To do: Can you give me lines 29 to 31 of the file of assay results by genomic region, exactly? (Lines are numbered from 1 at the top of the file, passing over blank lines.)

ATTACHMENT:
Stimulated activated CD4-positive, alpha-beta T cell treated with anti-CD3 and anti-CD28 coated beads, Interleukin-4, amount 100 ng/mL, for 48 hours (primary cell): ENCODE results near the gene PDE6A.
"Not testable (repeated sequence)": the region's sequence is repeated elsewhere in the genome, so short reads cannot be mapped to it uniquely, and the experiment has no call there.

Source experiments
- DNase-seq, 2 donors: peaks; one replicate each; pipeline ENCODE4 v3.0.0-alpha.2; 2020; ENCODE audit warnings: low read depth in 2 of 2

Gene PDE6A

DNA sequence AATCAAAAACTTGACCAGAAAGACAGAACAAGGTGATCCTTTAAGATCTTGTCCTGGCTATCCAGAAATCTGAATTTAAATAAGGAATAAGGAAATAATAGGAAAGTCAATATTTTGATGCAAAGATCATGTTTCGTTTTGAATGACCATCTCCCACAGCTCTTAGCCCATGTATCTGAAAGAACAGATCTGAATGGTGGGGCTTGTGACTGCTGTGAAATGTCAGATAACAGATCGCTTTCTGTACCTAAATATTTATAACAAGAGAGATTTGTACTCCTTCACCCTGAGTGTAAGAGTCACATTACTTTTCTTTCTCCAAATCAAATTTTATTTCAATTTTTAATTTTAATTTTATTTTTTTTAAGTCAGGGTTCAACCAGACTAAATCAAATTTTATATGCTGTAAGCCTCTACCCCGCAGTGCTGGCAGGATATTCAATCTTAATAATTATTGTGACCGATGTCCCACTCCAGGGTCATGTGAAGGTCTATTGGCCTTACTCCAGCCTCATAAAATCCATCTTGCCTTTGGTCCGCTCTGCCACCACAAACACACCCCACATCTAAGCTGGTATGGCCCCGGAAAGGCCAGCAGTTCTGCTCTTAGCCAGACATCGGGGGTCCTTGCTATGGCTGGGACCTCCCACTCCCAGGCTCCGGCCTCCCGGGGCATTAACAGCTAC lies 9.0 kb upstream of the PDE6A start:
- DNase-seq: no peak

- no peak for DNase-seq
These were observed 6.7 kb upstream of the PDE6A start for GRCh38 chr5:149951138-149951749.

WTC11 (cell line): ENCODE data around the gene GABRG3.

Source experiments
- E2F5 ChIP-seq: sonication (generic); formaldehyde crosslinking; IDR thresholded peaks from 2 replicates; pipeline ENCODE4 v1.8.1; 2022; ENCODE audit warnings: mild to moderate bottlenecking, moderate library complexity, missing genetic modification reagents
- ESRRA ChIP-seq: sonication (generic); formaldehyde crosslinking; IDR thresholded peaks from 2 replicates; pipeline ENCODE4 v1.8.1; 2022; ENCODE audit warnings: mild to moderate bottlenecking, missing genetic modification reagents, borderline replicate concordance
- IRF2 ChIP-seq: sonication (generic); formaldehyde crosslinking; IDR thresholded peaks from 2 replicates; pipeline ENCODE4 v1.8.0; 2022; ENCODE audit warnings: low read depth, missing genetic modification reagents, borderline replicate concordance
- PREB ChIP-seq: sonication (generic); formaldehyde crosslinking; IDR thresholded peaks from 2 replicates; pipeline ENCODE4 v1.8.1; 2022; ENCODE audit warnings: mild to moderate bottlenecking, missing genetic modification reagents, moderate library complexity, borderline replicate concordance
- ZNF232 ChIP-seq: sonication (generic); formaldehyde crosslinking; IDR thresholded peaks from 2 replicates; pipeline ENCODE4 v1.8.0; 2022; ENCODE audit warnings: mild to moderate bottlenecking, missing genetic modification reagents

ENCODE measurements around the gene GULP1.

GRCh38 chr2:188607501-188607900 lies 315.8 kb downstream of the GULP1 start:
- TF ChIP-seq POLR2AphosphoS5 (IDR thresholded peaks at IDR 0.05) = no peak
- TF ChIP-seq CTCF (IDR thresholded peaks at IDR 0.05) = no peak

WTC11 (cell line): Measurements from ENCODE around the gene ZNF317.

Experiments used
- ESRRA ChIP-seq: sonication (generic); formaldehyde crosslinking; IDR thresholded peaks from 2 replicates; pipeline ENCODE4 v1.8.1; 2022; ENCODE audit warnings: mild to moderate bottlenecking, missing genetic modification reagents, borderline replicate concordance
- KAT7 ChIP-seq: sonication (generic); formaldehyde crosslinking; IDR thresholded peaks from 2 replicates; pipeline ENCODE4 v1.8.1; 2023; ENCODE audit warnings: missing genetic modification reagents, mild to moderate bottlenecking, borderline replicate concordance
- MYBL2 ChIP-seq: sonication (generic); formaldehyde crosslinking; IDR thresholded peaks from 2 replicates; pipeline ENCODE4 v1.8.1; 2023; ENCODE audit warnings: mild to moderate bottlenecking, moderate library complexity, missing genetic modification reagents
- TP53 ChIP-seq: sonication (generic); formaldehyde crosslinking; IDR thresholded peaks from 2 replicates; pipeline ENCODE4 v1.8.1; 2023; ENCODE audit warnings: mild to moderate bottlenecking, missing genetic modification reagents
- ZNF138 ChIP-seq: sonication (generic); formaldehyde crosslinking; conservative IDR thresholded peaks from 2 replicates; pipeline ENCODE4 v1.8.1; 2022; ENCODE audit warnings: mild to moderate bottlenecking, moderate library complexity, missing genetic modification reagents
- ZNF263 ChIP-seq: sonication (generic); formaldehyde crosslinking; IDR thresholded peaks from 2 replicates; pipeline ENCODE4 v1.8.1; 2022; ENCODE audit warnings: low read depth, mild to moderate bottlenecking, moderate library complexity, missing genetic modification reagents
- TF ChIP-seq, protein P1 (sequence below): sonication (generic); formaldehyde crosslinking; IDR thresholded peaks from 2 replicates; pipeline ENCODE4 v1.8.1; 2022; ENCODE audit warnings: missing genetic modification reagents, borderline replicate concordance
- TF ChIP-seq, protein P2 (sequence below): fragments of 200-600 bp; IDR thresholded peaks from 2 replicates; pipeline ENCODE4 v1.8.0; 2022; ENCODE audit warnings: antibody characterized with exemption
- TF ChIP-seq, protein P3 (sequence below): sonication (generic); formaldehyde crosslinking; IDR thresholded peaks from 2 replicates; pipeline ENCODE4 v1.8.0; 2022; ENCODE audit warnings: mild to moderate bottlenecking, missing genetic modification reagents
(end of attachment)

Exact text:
- TF ChIP-seq, protein P1 (sequence below): sonication (generic); formaldehyde crosslinking; IDR thresholded peaks from 2 replicates; pipeline ENCODE4 v1.8.1; 2022; ENCODE audit warnings: missing genetic modification reagents, borderline replicate concordance
- TF ChIP-seq, protein P2 (sequence below): fragments of 200-600 bp; IDR thresholded peaks from 2 replicates; pipeline ENCODE4 v1.8.0; 2022; ENCODE audit warnings: antibody characterized with exemption
- TF ChIP-seq, protein P3 (sequence below): sonication (generic); formaldehyde crosslinking; IDR thresholded peaks from 2 replicates; pipeline ENCODE4 v1.8.0; 2022; ENCODE audit warnings: mild to moderate bottlenecking, missing genetic modification reagents